“Losse’s imagery is concrete, her place intimate and casual. She attends to every single point of place; she creates a sense of space so intimate that the reader is brought into the moment of her vision…. We are touched by the depth and resonance of emotion; she speaks a kaleidoscope of memory and grief. We wonder at the balance of beauty and loss expressed in poems that seem to see beyond the visual.
Gypsy-hands hold ancient rivers,
but some wounds won’t
pass the test of time. Some of my wounds
hurry me on, toward eternity.
Is it darker than before?
–from “(Obsolete)Mare, The April Fragment Poem”
….Losse has a gift of expressing weight which has no measure. She paints images with roots;…”
Read more in “Lonely Nest: Helen Losse’s Facing a Lonely West and Ed Madden’s Nest in review,” Best of Asheville Poetry Review, volume 21, no.1, 2014, issue 24.
Review by Leanna Stead.
“Two poems in Helen Losse’s new collection, Facing a Lonely West, stick in the mind. The playful “Poetry as Sloe Gin” offers a number of metaphors for poetry, suggesting that “Coleslaw generates some poetry upon occasion” and that “Poetry is the whole / of a schoolboy, not a select part.” The gathering of suggestions ends,
Poetry is a brown field
in autumn: all thorns, not blackberries.
Poetry is sloe gin: all blackberries, not thorns.”
Read more on Southern Literary Review February 26, 2015
Review by William Aarnes
“Losse asks questions and find answers. As she says in “Poet as a Tree Hugger”—my eyes refuse to focus—but continues—like the mystic—willingly lost/and therefore, found/in numinous wonder and unpretentious joy.
In these poems, she confronts doubt and sorrow—a cloud-formed girl/born to wrestle with rock-hard questions—and that is just what she does in this satisfying collection.”
Read more on Goodreads. May 30, 2014)
Review by Joan Colby
“Helen Losse is a poet who brings her history with her, her growing up in a midwestern ethos, her family, the gift of poems, her observations on injustice and what could heal our society. This volume reflects her experiences and memories so that we as readers live in those moments and feel as though we know her people. Her style is crisp and each line is important to the telling. Back home in Kansas: “A distant church bell chimes the hour./Sky the color of ballast/mirrors itself in rain puddles/in a gravel parking lot/near the railroad track.” She writes of rivers, home folks, scenes that draw us into her world, as she remembers “a lonely West.” Transplanted to North Carolina and her home in Winston-Salem, she has until recently been poetry editor for the Dead Mule School of Southern Literature. A Charlotte press, Main Street Rag, has done a fine job of publishing this latest offering by Helen to her growing fangroups. I could go on much longer, quoting her lines in this book, telling of her lifelong work with peace and justice issues, but you the reader must find out for yourself the songs this poet sings to us.'”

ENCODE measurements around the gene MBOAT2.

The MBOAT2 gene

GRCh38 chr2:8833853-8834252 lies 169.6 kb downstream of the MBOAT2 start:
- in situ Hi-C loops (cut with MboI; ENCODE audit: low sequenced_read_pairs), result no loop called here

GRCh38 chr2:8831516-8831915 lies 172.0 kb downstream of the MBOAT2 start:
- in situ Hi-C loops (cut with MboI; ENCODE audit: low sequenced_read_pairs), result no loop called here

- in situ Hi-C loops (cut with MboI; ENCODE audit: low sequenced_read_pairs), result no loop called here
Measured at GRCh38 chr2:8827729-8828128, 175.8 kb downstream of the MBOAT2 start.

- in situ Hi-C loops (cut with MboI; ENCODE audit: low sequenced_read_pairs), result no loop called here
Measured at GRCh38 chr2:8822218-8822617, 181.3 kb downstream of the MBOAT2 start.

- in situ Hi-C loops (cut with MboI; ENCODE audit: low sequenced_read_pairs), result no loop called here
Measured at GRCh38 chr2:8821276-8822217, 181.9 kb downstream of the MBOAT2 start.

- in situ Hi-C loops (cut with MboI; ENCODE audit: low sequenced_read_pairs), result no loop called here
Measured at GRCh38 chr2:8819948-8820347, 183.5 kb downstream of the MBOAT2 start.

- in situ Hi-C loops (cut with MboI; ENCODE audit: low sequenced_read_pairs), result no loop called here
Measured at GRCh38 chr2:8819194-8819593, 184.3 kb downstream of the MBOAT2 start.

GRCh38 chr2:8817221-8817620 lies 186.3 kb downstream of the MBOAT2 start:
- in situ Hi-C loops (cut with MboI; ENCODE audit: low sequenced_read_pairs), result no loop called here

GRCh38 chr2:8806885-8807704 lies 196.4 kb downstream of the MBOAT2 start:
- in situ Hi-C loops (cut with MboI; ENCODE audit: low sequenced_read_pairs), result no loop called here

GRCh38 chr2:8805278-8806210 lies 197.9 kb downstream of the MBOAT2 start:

Facing a Lonely West is a book I will revisit many times over the years. It holds a prized place in my library. Helen Losse explores loss, its depth and its gifts, from many different perspectives. Her sense of place–from her childhood home in Joplin, MO, to her current home in Winston-Salem, NC–provides the reader with a richness of detail and her voice rings out with rare beauty. Just read these words: “Gypsy-hands hold ancient rivers,/but some wounds won’t/pass the test of time.Some of my wounds/hurry me on, toward eternity.”
— Book Baby
Read these exquisitely formed, deeply felt poems of remembering and you will want Ms. Losse to move and be your next door neighbor. You will want her and her lovely lovely words close by. Absent that, buy this book so that you can read her stunning, evocative poems any time you want. You may grieve a little with her; you may find yourself sighing aloud at her memories, but, isn’t that what poetry is all about?
Helen Losse’s words take me back away
Like an old hymn long unsung
Helen Losse’s images take me far away
Like a forgotten photograph in the bottom of a drawer
“Facing a Lonely West” takes my breath away
Like a sudden shock
Like a crying jag
–Robert Lee Haycock